Despite being short in length, each song on the EP is enjoyable for various reasons. “Red Light” is the closest EarthGang gets to crafting a catchy song for the mainstream, the simple-yet-infectious hook will be an anthem during live performances. The lyrical content doesn't suffer, the verses are filled with reminiscing and musing past hardships. You feel Venus when he raps, “I done fucked up a couple dollars to, I ain’t have much, all I had was the Hallelujah from Grandmama” and Doc matches the thoughtful lyricism with his own, “No prescription but the medicine is heavier than ever, got brothers that ain’t lived to see 2011.” It’s a jubilant beat, the kind of bounce that jumps in your skin; shoulders will shimmy to some of the most honest lyrics on the EP. You can have a bop with depth.
The sonic palette for RAGS doesn’t sound like the music that is currently dominating the city of Atlanta. The entire EP is smoother than Snoop Dogg at a Playas Ball.
EarthGang has never followed the trends, and it’s rather refreshing to hear a record like “Legendari.” An excellent example of EarthGang’s development as artist crafting songs and not just focusing on the best bars, "Legendari" is the kind of easy listening record that's like a La-Z-Boy recliner—you just sink into the warm music with comfort. The saxophone alone makes this an early favorite.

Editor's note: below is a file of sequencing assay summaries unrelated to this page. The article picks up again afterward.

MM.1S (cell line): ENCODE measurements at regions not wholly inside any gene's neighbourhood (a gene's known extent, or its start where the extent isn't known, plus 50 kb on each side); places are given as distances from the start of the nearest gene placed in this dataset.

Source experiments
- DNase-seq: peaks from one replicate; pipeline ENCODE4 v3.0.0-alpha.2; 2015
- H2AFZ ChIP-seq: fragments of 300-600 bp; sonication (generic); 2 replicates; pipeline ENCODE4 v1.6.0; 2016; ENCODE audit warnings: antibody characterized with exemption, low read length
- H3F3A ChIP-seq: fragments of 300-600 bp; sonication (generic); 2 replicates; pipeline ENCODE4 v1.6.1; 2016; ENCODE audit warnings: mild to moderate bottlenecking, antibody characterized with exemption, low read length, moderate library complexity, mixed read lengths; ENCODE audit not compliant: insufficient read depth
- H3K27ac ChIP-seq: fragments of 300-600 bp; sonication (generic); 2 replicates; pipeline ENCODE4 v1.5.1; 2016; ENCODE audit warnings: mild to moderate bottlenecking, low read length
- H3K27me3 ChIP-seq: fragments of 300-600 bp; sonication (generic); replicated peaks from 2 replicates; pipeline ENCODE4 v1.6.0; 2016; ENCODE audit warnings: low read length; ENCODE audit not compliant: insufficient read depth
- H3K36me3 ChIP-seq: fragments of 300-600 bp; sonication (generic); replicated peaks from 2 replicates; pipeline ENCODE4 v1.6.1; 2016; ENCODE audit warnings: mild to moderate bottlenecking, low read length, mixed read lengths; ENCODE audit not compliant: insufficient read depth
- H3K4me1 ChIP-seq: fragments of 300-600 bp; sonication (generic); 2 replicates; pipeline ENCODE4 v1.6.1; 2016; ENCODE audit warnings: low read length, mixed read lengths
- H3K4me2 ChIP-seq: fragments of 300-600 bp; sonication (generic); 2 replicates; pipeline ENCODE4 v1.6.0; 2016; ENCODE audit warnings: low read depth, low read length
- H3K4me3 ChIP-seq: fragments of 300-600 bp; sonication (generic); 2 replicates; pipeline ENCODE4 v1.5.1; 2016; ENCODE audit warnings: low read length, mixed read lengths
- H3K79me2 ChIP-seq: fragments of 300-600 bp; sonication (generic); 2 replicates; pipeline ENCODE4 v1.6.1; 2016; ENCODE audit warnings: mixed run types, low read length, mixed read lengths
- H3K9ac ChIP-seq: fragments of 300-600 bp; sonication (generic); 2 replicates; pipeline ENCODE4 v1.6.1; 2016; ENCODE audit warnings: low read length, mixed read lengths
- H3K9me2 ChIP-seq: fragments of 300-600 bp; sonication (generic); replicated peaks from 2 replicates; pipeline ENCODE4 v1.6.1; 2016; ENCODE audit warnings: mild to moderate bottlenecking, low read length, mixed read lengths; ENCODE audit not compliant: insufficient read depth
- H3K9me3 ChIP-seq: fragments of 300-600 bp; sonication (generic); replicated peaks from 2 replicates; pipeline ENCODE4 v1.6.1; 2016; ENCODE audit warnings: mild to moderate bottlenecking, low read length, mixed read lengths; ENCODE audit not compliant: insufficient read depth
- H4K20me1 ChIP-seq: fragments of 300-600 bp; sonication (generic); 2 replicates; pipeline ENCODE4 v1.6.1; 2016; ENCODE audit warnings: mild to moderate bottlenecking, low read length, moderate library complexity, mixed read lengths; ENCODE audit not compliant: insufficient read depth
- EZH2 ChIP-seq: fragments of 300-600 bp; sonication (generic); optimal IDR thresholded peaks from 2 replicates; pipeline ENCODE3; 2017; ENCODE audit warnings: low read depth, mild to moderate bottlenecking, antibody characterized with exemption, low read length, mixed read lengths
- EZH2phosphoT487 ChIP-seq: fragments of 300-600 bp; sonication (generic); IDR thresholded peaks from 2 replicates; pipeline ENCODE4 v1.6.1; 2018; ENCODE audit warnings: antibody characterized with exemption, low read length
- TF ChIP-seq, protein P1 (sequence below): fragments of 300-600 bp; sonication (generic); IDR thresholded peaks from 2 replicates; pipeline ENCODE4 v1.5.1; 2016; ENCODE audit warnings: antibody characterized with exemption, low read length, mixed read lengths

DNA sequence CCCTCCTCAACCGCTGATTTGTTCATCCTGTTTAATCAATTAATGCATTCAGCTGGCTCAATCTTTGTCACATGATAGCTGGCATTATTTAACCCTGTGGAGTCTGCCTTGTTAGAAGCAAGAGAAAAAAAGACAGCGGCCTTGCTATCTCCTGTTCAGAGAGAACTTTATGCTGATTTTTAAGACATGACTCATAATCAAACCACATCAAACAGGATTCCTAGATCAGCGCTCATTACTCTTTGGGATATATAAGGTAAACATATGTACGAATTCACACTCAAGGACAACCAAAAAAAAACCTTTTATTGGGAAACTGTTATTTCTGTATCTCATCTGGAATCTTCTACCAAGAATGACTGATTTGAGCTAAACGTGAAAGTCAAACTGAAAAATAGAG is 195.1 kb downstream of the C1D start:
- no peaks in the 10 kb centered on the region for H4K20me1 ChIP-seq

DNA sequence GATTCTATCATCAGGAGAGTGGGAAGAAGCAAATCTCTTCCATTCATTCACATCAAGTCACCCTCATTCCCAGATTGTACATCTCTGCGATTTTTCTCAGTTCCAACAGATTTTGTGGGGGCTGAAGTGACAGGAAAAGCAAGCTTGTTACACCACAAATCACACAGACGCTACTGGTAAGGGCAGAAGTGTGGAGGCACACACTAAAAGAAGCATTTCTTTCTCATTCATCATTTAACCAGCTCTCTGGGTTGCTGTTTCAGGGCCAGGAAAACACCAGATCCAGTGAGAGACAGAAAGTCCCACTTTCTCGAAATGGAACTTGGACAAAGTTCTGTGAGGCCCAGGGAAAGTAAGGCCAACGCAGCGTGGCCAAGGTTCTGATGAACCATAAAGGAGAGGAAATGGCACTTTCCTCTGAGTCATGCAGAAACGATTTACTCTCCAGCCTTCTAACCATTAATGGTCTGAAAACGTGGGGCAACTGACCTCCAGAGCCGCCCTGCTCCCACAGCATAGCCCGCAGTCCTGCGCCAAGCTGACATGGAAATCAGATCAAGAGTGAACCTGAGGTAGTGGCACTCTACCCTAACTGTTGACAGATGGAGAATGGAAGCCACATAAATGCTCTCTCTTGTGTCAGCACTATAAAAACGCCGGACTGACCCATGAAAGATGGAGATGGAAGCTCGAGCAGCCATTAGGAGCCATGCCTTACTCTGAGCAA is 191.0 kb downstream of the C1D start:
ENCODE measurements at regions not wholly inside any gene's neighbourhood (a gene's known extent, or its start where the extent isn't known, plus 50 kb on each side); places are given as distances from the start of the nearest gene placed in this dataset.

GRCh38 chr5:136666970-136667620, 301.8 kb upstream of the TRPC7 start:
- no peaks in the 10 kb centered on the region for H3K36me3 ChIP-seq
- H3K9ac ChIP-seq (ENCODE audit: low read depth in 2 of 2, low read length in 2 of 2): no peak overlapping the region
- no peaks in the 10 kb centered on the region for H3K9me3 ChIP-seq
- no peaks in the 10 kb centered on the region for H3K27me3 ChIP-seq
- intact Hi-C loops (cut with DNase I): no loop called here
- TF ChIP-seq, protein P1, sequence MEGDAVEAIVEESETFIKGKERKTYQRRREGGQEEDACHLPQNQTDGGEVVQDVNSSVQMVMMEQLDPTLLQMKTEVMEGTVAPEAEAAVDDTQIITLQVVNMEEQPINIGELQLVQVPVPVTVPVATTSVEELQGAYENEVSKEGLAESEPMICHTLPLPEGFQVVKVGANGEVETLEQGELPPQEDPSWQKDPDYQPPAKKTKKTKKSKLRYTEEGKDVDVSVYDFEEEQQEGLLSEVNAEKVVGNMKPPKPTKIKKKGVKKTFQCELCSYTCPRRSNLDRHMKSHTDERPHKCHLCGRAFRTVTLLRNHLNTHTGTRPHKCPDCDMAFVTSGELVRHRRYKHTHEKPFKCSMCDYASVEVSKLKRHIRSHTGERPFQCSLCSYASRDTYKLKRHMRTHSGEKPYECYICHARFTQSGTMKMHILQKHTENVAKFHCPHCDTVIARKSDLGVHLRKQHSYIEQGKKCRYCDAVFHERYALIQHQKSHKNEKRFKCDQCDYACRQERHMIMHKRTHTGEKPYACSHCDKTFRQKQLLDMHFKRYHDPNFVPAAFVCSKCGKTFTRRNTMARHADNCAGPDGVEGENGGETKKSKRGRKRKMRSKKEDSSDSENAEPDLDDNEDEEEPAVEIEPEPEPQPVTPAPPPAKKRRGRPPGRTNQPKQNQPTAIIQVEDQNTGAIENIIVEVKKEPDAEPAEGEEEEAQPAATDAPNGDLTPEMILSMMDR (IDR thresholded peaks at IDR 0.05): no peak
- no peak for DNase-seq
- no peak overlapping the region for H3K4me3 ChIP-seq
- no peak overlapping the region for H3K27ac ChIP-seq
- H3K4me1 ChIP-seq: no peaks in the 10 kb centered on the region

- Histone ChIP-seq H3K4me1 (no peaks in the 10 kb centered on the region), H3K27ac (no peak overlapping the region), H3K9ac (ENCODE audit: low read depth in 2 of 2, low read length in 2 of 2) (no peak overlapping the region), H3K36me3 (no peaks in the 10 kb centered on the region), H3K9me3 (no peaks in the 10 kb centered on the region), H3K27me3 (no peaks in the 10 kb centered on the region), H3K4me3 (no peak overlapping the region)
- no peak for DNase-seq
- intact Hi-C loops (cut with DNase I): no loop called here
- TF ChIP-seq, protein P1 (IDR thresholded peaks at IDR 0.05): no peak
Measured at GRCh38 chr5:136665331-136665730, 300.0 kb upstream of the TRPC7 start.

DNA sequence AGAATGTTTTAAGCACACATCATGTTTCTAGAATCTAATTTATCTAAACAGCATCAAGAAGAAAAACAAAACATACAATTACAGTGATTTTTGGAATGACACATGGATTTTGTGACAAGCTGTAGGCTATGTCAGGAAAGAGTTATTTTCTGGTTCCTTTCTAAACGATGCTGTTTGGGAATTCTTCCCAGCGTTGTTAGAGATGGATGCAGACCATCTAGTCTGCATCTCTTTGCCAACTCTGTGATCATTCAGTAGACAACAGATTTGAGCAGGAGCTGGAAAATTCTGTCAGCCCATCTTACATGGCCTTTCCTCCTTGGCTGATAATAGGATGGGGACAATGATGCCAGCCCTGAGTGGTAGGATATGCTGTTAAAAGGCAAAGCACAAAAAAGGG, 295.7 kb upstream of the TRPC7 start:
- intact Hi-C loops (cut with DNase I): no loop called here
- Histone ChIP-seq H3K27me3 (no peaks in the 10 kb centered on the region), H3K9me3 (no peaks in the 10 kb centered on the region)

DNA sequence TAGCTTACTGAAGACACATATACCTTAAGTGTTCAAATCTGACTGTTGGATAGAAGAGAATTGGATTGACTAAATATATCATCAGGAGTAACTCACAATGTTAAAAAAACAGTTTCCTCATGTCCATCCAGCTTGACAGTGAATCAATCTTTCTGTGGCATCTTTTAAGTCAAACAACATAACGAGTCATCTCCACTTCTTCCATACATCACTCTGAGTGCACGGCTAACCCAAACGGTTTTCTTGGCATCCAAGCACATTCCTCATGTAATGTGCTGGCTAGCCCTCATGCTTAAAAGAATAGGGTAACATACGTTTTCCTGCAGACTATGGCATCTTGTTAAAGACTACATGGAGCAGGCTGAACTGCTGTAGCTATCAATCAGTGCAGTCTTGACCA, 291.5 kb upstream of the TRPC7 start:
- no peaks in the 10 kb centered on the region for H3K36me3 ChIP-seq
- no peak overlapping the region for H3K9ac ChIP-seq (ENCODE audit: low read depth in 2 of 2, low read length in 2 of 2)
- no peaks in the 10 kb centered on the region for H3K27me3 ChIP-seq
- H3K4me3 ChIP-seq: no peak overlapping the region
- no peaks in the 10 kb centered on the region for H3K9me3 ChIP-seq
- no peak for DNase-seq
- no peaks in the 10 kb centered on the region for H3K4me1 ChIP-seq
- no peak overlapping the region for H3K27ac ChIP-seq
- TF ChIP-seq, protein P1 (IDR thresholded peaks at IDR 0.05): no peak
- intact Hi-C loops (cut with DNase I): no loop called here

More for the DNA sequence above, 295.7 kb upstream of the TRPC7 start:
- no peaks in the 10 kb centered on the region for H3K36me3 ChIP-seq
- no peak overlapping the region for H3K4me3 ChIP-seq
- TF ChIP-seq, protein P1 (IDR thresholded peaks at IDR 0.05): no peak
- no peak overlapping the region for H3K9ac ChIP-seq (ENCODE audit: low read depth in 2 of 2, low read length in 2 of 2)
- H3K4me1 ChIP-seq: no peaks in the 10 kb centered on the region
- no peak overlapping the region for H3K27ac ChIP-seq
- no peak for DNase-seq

“Nowhere Fast,” which features soulful background vocals by Childish Major, is also a mellow treat, but the Mick Jenkins-assisted “House” is a personal highlight. It’s the unexpected curveball, musically and sonically a quantum leap into a different universe. This is the kind of out-of-the-box thinking music that places EarthGang in the Atlanta lineage of iconic acts like Outkast and Goodie Mob.
RAGS is an excellent introduction for first-time listeners. It’s diverse, showing a rare amount of range in a very limited space. EarthGang made sure their first offering on Dreamville couldn't be comfortably placed in a box. It’s honest and imaginative, too short to overstay its welcome and long enough to prove they are leaders and not followers. This is the beginning of EarthGang’s flood, but I've been assured the music will only get better from here.
J. Cole believes. Dreamville believes. DJBooth believes. Give them seven months or less and I’m certain you too will be a believer.
By Yoh, aka YohGang, aka @Yoh31